India has a history of laws to protect the interests of the disabled. In fact, in 2007, India signed the Convention on the Rights of Persons with Disabilities, or UNCRPD agreement, and after ratifying it, the process of enacting a new law to replace the Persons with Disabilities Act, 1995, began in 2010. Then the Rights of Persons with Disabilities Act, 2016, was enacted to secure the rights of the differently-abled persons. As for funds, there is a provision for mobilization of national and state financial resources. There is also a Department of Empowerment of Persons with Disabilities in the Union Ministry of Social Justice and Empowerment which looks after the interests of this category.

Justice Bhanwar Singh added a perspective. He said: “The main question is how justice can reach the disabled people. My suggestion is to constitute a committee at every district level which works as a legal aid committee. All matters related to the disabled people should be handled by the legal aid committee and direction should be given to them to accord priority to the disabled people, when it comes to lending them help. Apart from that, there should be a provision for a special court at every district level so that all matters pertaining to the disabled people are heard on a priority basis and they can easily get access to justice.”

The laws enacted for the empowerment of persons with disabilities emphasize individual autonomy and dignity, including freedom of choice. The Act emphasizes social inclusion and non-discrimination. The emphasis is on making empowerment effective at the ground level.

Bajaj, who is also a former law clerk of Justice Chandrachud and himself a practising lawyer, made his point borne out of experience. He said: “It has to be made sure that when a disabled person is going to the Supreme Court, he should be able to reach the courtroom on his own and be able to participate in his matter. One aspect of it is that the physical infrastructure of the Supreme Court can be made more disabled-friendly and it is necessary anyways, be it by making ramps, braille signs, etc. They should make sure that all the filings are present in an accessible format. It is important to have them in soft copy that is compatible with disabled friendly software.

“Another thing is that Supreme Court should audit its website to make sure that its digital infrastructure is fully disabled-friendly. When I was a junior under Justice Chandrachud in the Court in 2020-21, he supported me by making a few changes to his website. If in any matter there is a disabled litigant or a lawyer, they are provided with the option of live streaming which also includes video-conferencing so that they are not being jostled around in the courtroom .”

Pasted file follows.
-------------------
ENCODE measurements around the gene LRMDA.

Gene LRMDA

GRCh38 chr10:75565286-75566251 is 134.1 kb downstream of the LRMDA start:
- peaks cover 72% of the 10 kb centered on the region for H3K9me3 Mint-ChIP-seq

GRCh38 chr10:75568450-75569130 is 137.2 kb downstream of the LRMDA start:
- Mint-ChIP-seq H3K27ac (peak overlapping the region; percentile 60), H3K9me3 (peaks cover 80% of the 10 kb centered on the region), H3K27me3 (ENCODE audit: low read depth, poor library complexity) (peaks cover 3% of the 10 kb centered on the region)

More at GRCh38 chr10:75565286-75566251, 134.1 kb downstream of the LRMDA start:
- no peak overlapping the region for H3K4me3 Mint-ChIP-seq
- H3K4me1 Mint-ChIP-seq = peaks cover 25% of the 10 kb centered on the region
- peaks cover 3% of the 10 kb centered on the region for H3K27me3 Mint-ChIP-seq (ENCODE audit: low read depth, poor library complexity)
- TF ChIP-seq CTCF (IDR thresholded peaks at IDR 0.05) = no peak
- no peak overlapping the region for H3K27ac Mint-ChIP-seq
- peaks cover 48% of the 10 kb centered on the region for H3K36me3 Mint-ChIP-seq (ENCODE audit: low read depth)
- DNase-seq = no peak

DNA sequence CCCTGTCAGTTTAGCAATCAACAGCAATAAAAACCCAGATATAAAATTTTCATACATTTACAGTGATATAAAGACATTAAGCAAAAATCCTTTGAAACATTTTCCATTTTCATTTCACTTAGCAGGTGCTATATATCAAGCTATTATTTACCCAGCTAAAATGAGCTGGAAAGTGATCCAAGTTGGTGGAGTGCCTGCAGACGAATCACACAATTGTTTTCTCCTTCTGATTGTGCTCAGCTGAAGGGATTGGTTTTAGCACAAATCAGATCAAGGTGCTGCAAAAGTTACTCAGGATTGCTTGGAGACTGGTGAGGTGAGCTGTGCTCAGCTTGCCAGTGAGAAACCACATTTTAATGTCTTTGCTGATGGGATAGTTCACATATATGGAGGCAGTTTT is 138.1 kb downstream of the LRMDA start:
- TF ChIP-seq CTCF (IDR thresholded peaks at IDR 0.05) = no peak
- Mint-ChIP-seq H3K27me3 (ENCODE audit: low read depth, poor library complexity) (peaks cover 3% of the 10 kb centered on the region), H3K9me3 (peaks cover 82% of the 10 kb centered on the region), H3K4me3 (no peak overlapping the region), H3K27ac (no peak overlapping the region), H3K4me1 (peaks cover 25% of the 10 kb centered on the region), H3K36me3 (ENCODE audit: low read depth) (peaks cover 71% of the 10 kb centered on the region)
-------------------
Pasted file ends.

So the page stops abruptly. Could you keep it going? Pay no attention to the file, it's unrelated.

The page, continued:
Law study for the blind is equally difficult. There is a paucity of law books in Braille. The study material is voluminous and the task of making it reader friendly for the visually-impaired is tough. Fresh graduates face discrimination in placements and then in professional life as well. It’s a tough world out there for the physically challenged.

Jain himself has faced the handicap, firsthand. He said: “Law study material for the visually challenged was not available at my time and it is still not available. The only difference is that at that time, making the material available in Braille was difficult and now many different colleges have braille printers. Maybe, some can find material in braille there. I think, it is the responsibility of the government to make available the Constitution of India or IPC or subjects like this in braille. The government press should publish it as necessary. In a judgment made by the Supreme Court in Ajay Sood case, Justice Chandrachud stated appropriately that the judgments should also be made accessible. The judgment available on the website should be in such a manner that it is accessible to the screen reader. However, there is a need for more development.”

The Court has always tried to protect the rights of the differently-abled persons. The Constitution as well as the Disabilities Act, 1995, prohibits discrimination in work and in accessing public facilities. Similar pronouncements have been made to promote and protect the rights of this special section. Now that the first phase of the Supreme Court-based committee is being implemented and views from a cross section of people, including several stakeholders, are being elicited, the next logical step would be to put in place new structures to promote access to justice for the differently-abled people.